Tuesday, January 25, 2011

repeat, connections, books


Posted by Picasa Whenever I walk up Mount Pleasant and pause by the traffic lights opposite the abandoned cinema, I often consider  taking, and sometimes do take, a repeat photograph of the pigeons, which now inhabit the upper storeys of the building. The broken glass of the windows presents not only a way in for the pigeons but a frame in which to profile them. I sometimes think that  I and the pigeons are probably the only creatures who will not welcome the demolition on the building when eventually it occurs.

As I make make my way through Sarah Bakewell's new  biography of  Montaigne, I find myself drawn into a web of strange connections. The book is called How to Live and sub-titled "A Life of Montaigne in one question and twenty attempts at an answer". The attempts are  summarised in chapter headings which draw on the essayist's observations, often quirky, often surprising and sometimes contradictory.. The answers draw on Montaigne's stoical and sceptical philosophy. They range from "Don't worry about death" to "Be convivial: live with others"; from "Be ordinary and imperfect" to "Wake from the sleep of habit";  from "Keep a private room behind the shop" to "Question everything";  from Do something no one has done before" to "Live temperately".
The connections which I have found are curious and may be revealing. When I chose Plutarch as a pseudonym and model for Now's the Time, I had not seriously begun to read Montaigne and I did not realize that Plutarch was his favourite writer and in some respects model. The more I read Montaigne now  the more I find in him attitudes which I have consciously or unconsciously seen evolve in myself. Before I started to read Montaigne I read nearly everything written by Flaubert, including much of his correspondence. It is Flaubert who writes of Montaigne: "Don't read him as children do, for amusement, nor as  the ambitious do, to be instructed. No, read him in order to live." I think that it was because of Flaubert that I began to read Montaigne. It is no coincidence that Sarah Bakewell's book begins with the reflection that much of the confessional habit found in 21st century blogging can be traced back to Montaigne's introspective style.

In Hall's bookshop I come across a big stack of  the little Penguin Classics which fit neatly into an envelope. I have taken to sending them to people instead of cards. Two titles chosen at random  testify to their variety: Boule de suif by Guy de Maupassant, perhaps the greatest of all short stories, and some recipes by Elizabeth David, the most distinguished of food writers, called I'll be with you in the squeezing of a lemon. At 30p each they cost less than the average post card but by and large are better value. I buy an armful, which I take home ready to bestow as tokens  of esteem or affection upon those I love.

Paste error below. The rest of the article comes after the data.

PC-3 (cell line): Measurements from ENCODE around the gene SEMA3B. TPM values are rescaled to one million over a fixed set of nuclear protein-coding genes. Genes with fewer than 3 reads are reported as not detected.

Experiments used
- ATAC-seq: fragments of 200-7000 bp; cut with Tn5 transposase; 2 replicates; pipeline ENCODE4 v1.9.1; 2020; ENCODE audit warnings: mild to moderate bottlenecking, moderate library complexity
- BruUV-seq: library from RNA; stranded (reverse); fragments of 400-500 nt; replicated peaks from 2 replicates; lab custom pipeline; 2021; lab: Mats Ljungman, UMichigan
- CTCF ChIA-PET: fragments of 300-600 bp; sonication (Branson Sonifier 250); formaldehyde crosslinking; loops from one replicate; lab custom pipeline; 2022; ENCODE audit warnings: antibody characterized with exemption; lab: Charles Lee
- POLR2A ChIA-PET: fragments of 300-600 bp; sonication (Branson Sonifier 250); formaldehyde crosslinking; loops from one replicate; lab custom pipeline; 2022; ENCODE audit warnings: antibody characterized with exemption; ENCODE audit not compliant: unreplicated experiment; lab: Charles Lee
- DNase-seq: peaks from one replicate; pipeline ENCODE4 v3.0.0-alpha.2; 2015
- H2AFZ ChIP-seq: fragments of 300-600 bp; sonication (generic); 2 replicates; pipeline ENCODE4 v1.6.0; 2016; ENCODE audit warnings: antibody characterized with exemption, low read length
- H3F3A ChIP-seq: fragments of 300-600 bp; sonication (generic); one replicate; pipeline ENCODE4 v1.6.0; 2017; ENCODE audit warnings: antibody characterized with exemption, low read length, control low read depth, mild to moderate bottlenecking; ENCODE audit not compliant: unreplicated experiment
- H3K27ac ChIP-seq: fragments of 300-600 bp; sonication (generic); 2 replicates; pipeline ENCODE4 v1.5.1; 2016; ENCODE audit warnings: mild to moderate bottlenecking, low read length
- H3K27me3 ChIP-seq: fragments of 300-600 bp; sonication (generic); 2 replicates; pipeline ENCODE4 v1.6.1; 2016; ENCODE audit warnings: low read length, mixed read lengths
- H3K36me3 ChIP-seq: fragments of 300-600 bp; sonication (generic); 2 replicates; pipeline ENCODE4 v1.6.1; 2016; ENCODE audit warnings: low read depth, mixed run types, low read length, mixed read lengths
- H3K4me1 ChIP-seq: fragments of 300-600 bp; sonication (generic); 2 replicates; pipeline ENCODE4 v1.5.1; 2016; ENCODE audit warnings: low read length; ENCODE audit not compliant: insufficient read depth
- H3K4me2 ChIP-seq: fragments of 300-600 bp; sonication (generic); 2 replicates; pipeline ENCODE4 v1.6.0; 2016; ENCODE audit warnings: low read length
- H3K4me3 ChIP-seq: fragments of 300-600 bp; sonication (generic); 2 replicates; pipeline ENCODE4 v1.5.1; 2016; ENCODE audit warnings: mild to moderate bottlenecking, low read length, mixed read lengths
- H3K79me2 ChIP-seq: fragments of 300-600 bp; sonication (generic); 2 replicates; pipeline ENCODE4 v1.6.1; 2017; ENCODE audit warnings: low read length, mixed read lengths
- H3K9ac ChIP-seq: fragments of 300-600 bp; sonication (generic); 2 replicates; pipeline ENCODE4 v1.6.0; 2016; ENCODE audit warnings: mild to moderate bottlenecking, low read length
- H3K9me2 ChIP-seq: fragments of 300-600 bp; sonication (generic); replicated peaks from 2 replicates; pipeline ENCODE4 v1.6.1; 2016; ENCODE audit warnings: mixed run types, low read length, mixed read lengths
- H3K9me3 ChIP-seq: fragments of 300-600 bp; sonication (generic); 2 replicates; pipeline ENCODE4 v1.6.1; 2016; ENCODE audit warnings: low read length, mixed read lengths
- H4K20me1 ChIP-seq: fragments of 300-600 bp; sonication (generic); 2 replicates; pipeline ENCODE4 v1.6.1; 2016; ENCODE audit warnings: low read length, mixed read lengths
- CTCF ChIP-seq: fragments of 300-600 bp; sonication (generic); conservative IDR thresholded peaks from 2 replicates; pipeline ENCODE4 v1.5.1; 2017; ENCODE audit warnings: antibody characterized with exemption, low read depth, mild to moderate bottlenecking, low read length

3 comments:

Barrett Bonden said...

I'm interested in your phrase "the confessional habit found in 21st century blogging". At what point does a personal disclosure become a confession? The dictionary is quite startling on confession: acknowledgement of a fault, revelation of a private nature, a formal or written acknowledgement by one accused of a crime. These are serious matters. "Confessional habit" removes some of the sting-by-association but not completely. Some kind of defect is implied. If I admitted to an unexpected (for me) enthusiasm for Margaret Drabble novels I would, to use a now over-worked metaphor, probably be under the radar. Switch Margaret Drabble to Agatha Christie and I might move closer to a confession.

I may be splitting hairs. I think your phrase covers revelations one might not make to someone over the table in a pub but one might - fascinatingly! - publish for consumption by thousands of faceless individuals. What previously required the hint of a fault is now accepted as merely a secret.

The willingness to reveal oneself to thousands deserves scrutiny. Certainly I've done it (Is "been guilty of doing it" more appropriate?) mainly regarding opinions and judgements. I have in fact occasionally deleted whole posts as the cold sweats have got to me. I can't justify this but perhaps a desire to take risks explains it. And have I now confessed?

High Times at the Hotel Bristol said...

Just to let you know that there is a new, revised, e-book edition of "Lunch with Elizabeth David". The novel involving David and her mentor, Norman Douglas, originally published by Little Brown, is available in all e-book formats and can be sampled at http://www.smashwords.com/books/view/29680
It is also in the Amazon Kindle store.

Plutarch said...

You're right. The dictionary is surprisingly rigid in its definition. Perhaps I can get away with a metaphorical intention. I intended to refer to the habit of talking about oneself and one's feelings in an open and uninhibited way. Perhaps the presence of psychoanalysis has, meanwhile, opened up people's readiness to make admissions of their weaknesses and failings, not always in an honest way, sometimes even in a melodramatic way.
No I don't think you are splitting hairs, but I am stubbornly persuaded to stick to the term, (where I there are I suspect ironic residues to be mined) though if I were repeating the thought I might look for another word.